M. Johansen (SWP): The way to overcome the fears of people about not paying is to build a strong campaign in every estate. The campaign should reach out to include migrant workers as the cuts are hitting them particularly.

Mary Smith (SWP): The other side are not so cocky. Some people going into Bertie Ahern’s birthday party at Croke Park were hiding their heads. There is a background of real anger. We should always link these charges with the bails-outs and the demand to cancel the debt. Attention should be paid to giving confidence to people, and mass mobilisations are a way of giving confidence to people.

Eugene McDonagh (SWP): the campaign again the bus cuts in Dublin has saved eight bus routes. These are being reviewed. The public got behind the campaign; it occupied the Dublin Bus head office. There is a need for the union leaders to get behind us. The Household and Water Tax campaign should be a lively, vibrant campaign too.

Speaker 11 (Dundrum ACRA): In 1968-69 ACRA fought the ground rents and rates campaigns. The water charges campaign in the ‘90s was successful; this should give confidence. He had fought the bin tax campaign too. His bins were confiscated. The Campaign needs to have a strategy, and to distinguish this from tactics. We need to make it a broad front, including independent TDs, smaller parties and union leaders.

Cian Prendiville (Socialist Party, Limerick): Spoke of the Seven Ps: ‘Proper Planning and Preparation Prevents Piss Poor Performance’. We have three months now to plan and build a campaign. We need propaganda now. For instance that the charges will rise and rise. They are saying €160 million now, but this will rise. This €160 million is equivalent to the cut in employer’s PRSI. In August €415 million was paid out to the banks’ bondholders. We need soldiers, people in the communities, not union leaders or union motions. Our weapon is non-payment.

Cllr. Ruth Coppinger (Socialist Party): the charges will escalate; the €100 per year is a forerunner to higher taxes. It is linked to the general transfer of wealth from working people upwards. We can fight these taxes because they are discretionary payments. Other taxes are taken out of wages. It is also a universal tax. These are regressive taxes; everyone pays the same regardless of income.

Non-payment is crucial to the Campaign. This need to be stressed in relation to Labour and Sinn Féin, and people from those parties. It is the cornerstone of this campaign. There is no need for votes at meetings, as has been suggested, for to decide if the local campaign supports non-payment or not. If people don’t agree with non-payment the Campaign is not for them.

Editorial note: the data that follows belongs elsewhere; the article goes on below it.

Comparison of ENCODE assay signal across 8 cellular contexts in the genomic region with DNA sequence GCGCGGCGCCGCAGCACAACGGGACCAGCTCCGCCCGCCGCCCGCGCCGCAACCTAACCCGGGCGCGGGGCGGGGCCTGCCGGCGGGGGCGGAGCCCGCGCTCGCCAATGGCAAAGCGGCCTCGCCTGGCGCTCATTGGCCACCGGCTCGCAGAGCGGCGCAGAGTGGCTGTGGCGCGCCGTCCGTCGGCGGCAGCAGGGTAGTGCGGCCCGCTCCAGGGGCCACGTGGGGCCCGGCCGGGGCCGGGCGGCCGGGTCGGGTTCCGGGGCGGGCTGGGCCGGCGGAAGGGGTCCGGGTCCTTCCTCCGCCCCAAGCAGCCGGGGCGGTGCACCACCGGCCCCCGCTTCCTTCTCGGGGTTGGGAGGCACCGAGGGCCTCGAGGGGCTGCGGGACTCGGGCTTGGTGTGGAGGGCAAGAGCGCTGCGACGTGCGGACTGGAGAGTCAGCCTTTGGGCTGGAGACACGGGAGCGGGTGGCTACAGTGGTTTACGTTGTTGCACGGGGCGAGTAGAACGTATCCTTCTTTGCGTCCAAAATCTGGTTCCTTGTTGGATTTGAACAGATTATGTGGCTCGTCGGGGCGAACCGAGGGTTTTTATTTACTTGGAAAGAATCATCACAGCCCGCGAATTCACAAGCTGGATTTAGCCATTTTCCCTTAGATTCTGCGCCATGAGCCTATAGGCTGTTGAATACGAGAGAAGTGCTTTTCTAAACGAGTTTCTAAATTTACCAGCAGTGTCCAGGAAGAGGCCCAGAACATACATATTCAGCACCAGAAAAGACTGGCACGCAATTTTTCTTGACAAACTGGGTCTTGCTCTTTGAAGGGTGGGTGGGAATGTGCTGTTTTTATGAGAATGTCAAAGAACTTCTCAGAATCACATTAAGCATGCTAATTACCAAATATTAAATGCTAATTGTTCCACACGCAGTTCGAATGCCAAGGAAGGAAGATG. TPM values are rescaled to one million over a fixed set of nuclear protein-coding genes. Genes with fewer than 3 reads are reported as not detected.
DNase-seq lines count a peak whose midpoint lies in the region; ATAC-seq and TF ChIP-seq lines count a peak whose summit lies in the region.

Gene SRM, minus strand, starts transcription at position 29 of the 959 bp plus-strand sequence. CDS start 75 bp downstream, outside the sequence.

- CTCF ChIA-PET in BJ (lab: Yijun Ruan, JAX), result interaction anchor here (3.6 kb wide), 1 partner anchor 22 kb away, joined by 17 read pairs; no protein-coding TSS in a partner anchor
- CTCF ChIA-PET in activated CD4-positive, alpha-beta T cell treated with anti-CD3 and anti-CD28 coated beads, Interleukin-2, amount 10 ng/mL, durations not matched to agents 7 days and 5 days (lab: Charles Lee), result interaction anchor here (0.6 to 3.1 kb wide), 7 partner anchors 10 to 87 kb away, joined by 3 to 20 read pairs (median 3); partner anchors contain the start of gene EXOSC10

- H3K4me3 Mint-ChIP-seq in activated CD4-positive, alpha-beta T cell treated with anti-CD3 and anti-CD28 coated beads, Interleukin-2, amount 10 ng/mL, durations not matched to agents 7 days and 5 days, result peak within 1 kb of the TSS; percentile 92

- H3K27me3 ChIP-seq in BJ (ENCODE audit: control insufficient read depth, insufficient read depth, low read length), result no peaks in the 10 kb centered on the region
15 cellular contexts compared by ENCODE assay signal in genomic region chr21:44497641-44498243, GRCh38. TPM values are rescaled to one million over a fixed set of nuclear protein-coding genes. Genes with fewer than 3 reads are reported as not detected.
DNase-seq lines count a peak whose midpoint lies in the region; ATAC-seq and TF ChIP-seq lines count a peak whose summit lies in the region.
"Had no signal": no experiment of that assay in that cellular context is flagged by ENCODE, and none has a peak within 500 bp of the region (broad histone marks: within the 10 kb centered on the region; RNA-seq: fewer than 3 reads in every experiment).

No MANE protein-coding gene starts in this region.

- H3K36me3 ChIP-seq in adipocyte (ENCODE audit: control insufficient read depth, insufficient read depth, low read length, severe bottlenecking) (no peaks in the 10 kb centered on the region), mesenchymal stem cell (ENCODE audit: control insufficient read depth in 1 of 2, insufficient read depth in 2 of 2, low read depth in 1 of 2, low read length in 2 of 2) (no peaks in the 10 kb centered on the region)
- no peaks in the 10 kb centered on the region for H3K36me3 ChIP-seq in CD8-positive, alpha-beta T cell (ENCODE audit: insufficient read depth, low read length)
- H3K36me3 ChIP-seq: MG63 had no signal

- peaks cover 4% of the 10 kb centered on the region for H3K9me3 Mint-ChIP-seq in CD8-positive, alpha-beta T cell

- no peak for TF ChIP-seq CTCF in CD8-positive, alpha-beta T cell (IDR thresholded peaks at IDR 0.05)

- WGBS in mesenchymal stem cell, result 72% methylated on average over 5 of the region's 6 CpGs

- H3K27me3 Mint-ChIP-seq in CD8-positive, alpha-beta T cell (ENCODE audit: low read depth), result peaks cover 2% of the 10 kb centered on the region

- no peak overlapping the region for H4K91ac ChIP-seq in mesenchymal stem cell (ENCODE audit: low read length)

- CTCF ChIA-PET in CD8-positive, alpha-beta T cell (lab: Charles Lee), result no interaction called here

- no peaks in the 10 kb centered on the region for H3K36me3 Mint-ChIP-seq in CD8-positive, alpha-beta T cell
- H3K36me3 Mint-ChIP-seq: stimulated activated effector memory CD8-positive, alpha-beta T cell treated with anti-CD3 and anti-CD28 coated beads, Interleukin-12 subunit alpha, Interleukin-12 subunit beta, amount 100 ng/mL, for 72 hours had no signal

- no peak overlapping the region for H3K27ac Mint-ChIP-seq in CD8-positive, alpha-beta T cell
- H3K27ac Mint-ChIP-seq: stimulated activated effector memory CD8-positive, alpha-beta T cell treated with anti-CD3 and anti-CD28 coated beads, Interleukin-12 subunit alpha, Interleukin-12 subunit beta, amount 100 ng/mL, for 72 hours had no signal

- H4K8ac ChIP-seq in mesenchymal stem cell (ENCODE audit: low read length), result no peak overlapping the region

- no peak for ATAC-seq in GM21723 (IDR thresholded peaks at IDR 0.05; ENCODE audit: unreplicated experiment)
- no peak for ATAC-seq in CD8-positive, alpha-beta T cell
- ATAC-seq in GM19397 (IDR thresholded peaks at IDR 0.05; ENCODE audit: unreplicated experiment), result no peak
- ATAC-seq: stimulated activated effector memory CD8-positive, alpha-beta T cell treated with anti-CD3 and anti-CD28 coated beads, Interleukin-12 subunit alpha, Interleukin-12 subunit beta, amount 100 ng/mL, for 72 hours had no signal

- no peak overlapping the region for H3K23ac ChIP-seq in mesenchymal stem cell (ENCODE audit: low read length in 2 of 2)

The campaign needs to build confidence, building on the ground, door-to door, and do this before mass mobilisations on the streets.

Speaker 12 (Waterford, Socialist Party): meetings on the charges have been enthusiastic but there are a lot of unemployed people out there. There is massive power in a movement of people. Revolution is sweeping through the world. This campaign should be one of the left unity with the people; it is how to build a left movement. There is a need to stick together.

Thos Hogan (Waterford, SWP): In 1983 Waterford and the South campaigned against a water tax. We went through that through the ‘90s. The people of the region were on their own then, but now it’s a national issue. The key is mass mobilisation of people rather than a campaign run by the left groups. The campaign is looking for passive resistance, people keeping their money. It is not like a strike. So, we need to keep the organisation going. In Waterford people simply don’t have the money to pay.

Emmett Farrell (Socialist Party): About the €2 per week charge, as how it is being presented. This €100 a year represents €200,000 from an estate of 2000 houses. We should point out what €200,000 would do for that estate in a year. And that this is money that will be handed over to the banks and speculators. It is likely that the rates support grant to local authorities will be cut in December. These will say they need the new taxes to fund services and jobs. So SIPTU and IMPACT need to be onside; the ranks of IMPACT in particular.